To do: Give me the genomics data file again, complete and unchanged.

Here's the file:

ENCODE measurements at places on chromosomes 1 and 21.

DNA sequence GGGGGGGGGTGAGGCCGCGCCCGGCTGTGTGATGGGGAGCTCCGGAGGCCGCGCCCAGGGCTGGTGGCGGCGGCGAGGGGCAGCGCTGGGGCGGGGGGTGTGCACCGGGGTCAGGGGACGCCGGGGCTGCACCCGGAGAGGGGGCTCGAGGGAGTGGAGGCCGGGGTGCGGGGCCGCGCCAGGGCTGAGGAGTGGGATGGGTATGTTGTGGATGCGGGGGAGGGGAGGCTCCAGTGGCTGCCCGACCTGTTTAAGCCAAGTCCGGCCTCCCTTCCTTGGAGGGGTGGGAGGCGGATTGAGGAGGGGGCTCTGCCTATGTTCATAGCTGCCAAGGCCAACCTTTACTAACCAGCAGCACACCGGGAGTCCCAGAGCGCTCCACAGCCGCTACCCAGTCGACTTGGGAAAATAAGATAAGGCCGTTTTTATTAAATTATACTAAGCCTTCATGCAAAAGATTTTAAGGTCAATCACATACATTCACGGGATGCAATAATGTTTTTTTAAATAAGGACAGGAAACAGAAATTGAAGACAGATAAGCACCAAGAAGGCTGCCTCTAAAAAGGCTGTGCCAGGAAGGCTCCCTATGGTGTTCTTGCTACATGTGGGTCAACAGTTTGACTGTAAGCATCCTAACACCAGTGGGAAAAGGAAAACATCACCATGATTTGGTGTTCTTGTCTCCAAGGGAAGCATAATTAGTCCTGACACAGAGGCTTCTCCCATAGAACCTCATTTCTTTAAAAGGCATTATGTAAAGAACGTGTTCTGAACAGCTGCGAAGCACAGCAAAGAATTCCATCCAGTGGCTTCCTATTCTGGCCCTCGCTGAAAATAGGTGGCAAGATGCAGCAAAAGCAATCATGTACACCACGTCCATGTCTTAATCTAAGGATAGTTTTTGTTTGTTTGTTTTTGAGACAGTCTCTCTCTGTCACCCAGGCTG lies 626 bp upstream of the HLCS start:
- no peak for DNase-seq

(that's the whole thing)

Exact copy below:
ENCODE measurements at places on chromosomes 1 and 21.

DNA sequence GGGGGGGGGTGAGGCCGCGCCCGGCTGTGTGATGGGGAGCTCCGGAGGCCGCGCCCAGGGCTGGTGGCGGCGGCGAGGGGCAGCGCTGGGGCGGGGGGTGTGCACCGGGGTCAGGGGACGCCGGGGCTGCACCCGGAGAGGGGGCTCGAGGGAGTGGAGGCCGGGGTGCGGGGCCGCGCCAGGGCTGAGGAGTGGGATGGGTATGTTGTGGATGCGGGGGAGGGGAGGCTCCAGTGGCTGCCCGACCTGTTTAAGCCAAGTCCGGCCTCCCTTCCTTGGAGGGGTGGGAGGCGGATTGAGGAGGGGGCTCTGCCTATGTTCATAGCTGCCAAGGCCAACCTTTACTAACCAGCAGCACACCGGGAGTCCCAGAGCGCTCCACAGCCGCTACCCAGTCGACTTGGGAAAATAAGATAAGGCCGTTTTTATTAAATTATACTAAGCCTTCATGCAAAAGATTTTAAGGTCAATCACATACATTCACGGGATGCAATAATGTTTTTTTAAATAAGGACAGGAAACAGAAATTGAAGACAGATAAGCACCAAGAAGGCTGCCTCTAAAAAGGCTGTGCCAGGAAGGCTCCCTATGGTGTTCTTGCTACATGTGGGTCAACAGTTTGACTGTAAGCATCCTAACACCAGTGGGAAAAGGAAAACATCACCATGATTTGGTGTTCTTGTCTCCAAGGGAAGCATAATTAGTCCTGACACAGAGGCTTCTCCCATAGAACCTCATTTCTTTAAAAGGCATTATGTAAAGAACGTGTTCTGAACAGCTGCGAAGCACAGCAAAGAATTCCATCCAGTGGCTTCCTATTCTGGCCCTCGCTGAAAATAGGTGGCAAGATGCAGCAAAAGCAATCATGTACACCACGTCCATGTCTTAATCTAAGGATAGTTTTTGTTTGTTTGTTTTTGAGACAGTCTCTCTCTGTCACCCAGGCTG lies 626 bp upstream of the HLCS start:
- no peak for DNase-seq